Power House

When the Power House was built in 1901-02, the Ipswich Railway Workshops was one of the first industrial complexes in Queensland to use electricity on a large scale.

In the earliest days of the Workshops, machinery was driven by steam power. The site expanded rapidly in the late 19th century and electricity was seen as the key to its modernisation. Ipswich had no electricity supply, so Queensland Railways built its own powerhouse.

The dramatic building housing the boilers and generators is a testament to the importance of power for the Workshops.

Things to see and do

  • Walk up the hill to see the Power House up close. Notice the intricate brickwork, elaborate windows and doors, and the architecture reminiscent of a cathedral.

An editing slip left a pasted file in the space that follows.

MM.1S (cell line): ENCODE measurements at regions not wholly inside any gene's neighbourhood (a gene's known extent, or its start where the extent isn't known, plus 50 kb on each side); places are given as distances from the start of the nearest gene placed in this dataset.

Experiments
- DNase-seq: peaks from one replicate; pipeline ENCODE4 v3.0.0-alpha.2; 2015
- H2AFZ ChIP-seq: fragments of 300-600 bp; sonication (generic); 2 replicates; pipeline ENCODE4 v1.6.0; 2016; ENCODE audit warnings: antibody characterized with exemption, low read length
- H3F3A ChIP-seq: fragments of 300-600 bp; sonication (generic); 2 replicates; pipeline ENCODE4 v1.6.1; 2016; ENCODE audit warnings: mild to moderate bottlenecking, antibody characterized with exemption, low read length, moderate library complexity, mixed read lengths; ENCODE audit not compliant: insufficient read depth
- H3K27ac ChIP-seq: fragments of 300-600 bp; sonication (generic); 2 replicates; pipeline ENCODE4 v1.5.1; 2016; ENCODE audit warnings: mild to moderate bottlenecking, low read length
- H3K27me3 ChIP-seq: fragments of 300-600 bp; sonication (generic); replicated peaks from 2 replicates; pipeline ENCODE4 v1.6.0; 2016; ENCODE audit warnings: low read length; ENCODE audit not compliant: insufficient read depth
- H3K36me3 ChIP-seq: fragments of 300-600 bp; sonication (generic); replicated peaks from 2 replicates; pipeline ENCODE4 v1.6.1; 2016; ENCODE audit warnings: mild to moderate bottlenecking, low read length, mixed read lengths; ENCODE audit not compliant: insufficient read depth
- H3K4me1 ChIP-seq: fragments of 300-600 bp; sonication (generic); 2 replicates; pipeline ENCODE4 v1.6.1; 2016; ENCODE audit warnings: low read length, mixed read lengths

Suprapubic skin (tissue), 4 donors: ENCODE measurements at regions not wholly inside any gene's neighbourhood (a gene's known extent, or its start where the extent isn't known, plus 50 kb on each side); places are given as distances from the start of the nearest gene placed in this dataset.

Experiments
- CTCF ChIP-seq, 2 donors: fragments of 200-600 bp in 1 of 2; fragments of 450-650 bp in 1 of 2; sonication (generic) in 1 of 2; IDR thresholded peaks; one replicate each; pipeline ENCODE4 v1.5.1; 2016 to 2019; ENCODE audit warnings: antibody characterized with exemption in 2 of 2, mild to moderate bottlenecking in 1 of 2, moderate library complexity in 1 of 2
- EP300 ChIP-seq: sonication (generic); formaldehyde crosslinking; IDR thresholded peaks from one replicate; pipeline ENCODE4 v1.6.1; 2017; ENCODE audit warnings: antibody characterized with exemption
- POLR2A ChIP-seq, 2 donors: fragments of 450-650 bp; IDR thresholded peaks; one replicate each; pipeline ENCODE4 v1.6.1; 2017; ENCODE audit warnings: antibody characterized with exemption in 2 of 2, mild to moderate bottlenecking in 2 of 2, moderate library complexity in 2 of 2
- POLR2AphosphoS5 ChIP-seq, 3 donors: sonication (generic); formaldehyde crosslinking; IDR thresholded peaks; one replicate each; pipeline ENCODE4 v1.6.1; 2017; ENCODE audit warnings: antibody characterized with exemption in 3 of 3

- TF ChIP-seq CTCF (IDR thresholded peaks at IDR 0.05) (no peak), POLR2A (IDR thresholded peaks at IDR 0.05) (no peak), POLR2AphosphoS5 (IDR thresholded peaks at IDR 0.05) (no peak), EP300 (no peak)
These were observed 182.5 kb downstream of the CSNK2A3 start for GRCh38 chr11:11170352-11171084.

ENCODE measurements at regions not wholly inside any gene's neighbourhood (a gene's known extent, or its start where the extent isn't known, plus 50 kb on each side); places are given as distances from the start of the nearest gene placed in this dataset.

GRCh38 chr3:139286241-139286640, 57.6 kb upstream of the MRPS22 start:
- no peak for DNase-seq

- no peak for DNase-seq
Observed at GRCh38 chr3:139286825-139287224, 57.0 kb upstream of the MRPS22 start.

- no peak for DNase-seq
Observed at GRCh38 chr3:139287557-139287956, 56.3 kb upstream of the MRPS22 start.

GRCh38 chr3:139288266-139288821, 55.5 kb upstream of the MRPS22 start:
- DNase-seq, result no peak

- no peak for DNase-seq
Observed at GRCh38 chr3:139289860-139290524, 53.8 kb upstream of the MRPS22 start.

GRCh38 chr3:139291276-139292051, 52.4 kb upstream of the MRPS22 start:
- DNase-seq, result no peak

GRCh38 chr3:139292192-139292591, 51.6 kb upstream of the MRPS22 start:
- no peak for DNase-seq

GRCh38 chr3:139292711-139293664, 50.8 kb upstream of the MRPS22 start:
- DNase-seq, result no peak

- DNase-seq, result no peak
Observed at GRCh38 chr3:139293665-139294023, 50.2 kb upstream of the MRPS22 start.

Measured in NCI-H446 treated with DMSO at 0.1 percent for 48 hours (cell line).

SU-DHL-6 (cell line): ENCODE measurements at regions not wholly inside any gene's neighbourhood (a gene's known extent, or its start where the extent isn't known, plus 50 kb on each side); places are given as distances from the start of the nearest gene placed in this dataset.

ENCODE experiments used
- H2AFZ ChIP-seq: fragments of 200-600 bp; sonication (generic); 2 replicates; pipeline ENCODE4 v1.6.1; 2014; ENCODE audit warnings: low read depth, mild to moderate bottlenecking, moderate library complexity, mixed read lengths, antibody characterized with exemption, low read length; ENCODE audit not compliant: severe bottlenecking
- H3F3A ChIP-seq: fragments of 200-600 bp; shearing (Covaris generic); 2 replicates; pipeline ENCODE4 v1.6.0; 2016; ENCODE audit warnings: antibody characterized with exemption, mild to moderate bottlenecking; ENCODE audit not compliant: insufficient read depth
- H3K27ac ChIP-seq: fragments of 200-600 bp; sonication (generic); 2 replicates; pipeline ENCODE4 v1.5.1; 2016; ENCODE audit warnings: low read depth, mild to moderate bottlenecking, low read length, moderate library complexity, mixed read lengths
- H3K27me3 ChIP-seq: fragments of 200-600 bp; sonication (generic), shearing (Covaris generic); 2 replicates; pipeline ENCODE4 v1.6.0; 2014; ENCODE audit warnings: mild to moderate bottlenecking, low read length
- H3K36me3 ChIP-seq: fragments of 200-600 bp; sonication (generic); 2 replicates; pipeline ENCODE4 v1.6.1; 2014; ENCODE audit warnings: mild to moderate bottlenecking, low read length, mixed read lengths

• See if you can find the date up high on the building that marks the start of construction.
  • Keep an eye out for the brass works whistle on the front of the building, which used to mark start and end of the working day and echo across North Ipswich.
  • Look back down the hill to see a different view of the Boiler Shop which houses the Museum exhibits, and to the right to see the Bogie Shop and Machine Erecting Shop.